by Tim McMahan, Lazy-i.com
Omaha readers already know that it would be a good idea to stay away from social media today, as all channels are being flooded with Omaha Gives solicitations.
Every year for one day every non profit in Omaha comes to Facebook and Twitter with hand in hat begging for cash to get them through the year. Fact is Omaha Gives is an effective way for them to raise money. Look, would you rather have someone asking for donations just once a year or all year long?
My advice: Jot down your list of favorite charities, bite the bullet and make your donations. Then step away from the chatter for the rest of the day. Kind of like turning off NPR during their semi-annual fund drives (after you’ve made your pledge, of course).
That said, if you’re a music fan and you’re looking for a good 501(c)(3) organization to give to, you’d be hard pressed to find a better organization than Hear Nebraska. I say this not only because I’m a founding board member of HN, but because no other non-profit does more for local music than Hear Nebraska.
HN’s sole purpose is to promote Nebraska bands and music. That’s it. If you’re in a band, consider HN your personal PR agency. It’s there to help you get people to come to your shows and buy your music. It does this through hearnebraska.org — a website that covers local bands and musicians with in-depth feature articles, interviews, videos and photos taken at performances (lots of them). The site also has the most comprehensive gig calendar for Omaha and Lincoln you can find anywhere online. HN also organizes a shit-load of programming featuring Nebraska bands all year long throughout the state.
Has Hear Nebraska ever:
— written about your band?
— covered one of your shows?
— posted photos from one of your gigs?
— promoted your upcoming concert on its calendar?
— booked your band to play one of its many programming events?
Or have you ever gone to an event sponsored by, organized by — or that you heard about from — Hear Nebraska?
Then, come on, take a second and click this link and donate to Hear Nebraska during Omaha Gives. Minimum donation is $10 — less than the price of a single movie ticket. That donation will help HN continue to promote Nebraska bands and musicians.
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This morning Live @ O’Leavers announced via Facebook the reason why they haven’t released any new live recordings lately. The reason:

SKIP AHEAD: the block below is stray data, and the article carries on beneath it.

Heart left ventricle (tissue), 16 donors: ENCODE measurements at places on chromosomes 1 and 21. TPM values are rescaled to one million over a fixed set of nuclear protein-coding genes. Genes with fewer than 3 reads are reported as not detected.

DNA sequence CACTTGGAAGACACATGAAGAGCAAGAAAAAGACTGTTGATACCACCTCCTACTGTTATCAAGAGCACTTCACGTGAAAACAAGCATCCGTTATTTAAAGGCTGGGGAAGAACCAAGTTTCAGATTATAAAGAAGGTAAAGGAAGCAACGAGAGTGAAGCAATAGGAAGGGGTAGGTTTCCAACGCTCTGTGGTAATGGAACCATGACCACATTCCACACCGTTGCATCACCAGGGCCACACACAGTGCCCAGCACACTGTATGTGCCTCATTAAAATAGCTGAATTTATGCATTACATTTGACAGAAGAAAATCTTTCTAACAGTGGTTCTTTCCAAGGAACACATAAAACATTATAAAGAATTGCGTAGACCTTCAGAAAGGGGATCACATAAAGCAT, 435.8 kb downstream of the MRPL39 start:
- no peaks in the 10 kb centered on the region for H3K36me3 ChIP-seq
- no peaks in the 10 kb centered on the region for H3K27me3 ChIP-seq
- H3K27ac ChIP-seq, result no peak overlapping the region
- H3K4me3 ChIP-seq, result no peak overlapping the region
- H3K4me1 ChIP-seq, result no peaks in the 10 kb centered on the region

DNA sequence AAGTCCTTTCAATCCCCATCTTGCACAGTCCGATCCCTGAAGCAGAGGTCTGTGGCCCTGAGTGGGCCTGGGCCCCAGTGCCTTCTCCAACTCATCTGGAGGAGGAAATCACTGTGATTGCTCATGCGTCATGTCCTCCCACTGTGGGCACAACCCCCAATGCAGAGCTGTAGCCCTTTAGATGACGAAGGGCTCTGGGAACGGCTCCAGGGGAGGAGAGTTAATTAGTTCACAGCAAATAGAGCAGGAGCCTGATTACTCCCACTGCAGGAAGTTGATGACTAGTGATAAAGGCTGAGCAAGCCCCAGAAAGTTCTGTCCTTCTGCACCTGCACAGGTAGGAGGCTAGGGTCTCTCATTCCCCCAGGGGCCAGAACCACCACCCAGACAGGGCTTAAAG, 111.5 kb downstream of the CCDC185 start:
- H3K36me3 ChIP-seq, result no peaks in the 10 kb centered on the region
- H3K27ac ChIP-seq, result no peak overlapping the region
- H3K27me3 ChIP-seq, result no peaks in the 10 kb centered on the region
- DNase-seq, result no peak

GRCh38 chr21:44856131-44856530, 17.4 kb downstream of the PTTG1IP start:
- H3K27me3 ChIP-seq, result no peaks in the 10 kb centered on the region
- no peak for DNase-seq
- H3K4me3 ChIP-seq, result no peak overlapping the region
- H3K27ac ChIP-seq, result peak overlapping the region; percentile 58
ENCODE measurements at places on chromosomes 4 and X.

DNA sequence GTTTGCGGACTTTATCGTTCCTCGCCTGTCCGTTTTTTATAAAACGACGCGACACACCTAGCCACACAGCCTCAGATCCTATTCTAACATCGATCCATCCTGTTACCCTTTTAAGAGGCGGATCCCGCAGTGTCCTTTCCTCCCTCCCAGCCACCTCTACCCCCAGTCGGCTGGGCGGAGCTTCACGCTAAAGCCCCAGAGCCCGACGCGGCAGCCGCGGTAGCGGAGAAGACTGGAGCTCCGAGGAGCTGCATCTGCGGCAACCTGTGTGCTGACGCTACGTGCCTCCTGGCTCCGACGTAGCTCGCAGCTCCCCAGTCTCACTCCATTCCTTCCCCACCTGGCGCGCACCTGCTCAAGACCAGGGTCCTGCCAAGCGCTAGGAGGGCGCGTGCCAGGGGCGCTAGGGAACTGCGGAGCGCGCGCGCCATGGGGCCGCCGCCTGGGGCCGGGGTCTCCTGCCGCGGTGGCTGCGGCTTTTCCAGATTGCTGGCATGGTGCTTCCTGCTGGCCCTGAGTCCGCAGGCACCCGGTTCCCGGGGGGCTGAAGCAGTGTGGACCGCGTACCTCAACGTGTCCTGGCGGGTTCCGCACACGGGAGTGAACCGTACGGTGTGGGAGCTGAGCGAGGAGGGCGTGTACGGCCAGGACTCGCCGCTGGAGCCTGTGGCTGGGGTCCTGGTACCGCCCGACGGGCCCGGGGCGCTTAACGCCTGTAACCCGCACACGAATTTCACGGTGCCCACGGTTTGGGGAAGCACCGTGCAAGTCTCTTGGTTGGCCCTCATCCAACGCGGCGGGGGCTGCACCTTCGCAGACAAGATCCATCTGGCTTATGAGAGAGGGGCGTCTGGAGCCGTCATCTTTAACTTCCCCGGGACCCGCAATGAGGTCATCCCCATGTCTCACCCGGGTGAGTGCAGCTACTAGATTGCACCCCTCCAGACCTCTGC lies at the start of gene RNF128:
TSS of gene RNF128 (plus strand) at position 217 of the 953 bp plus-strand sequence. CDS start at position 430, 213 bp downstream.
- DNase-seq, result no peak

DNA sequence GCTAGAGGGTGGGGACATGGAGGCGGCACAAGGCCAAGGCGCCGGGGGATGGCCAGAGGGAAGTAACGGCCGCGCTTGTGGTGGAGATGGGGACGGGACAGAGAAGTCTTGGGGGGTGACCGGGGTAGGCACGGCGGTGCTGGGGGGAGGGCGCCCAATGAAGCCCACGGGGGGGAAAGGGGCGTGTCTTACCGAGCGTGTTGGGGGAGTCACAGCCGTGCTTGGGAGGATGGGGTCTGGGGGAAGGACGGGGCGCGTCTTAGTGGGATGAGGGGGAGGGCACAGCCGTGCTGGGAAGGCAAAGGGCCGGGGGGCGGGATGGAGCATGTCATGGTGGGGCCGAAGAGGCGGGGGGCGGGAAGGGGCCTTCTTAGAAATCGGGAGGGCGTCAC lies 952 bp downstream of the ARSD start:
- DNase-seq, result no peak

“...during an electrical storm, we happened to lose both our main and backup drives which we thought were safe as they were stored at separate locations. This means nearly everything from July to February has been lost.”
Well, not lost entirely. The data still may exists, but it’ll cost just north of $900 for a data recovery outfit to try to get the sessions back.
Among those lost sessions are live recordings of performances from Cursive, Beach Slang, Lithuania, Mike Schlesinger, Bib, Bus Gas, So So Sailors, All Dogs, Whispertown, The Subtropics, Wet Nurse, The Ridgeways, Super Moon, The Vahnevants, Brilliant Beast, Bellum Boca, Sucettes, Lithuania, Ex-Breathers, Boytoy, Eagle Seagull, Megafauna, Lineman’s Rodeo, Sean Pratt and The Sweats, Sharkmuffin, The Olympics, Tara Vaughan, MXMW, Ecstatic Vision, Pleiades and the Bear, The Sunks, Hag, Ocean Black and a ton more. As many as 85 sessions.
That’s a massive chunk of live recordings. O’Leaver’s doesn’t charge listeners for the service, so there ain’t no money to pay for the data recovery. What money they do have to invest in the Live @ O’Leaver’s project has gone toward making sure this kind of massive data crash never happens again.
“We have a better redundancy system in place now; multiple backups of each session spread across five drives placed in multiple locations and a cloud backup of the entire shebang. All told, we have over 11 terabytes of data since the February restart,” said Ian Aeillo, who does all the work surrounding Live @ O’Leaver’s.
Ian says new sessions could begin going online next week, hopefully. To whet your appetite, Ian posted the following recording from local super group Healer, recorded last October before the troubles, appropriately titled “Rainy Day Song.”
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Tonight at Reverb Lounge it’s Peach Kelli Pop. Read my 10 Questions interview with frontwoman Allie Hanlon from yesterday. Should be a high-energy show. Opening is The Way Out. $8, 9 p.m.
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Read Tim McMahan’s blog daily at Lazy-i.com — an online music magazine that includes feature interviews, reviews and news. The focus is on the national indie music scene with a special emphasis on the best original bands in the Omaha area. Copyright © 2016 Tim McMahan. All rights reserved.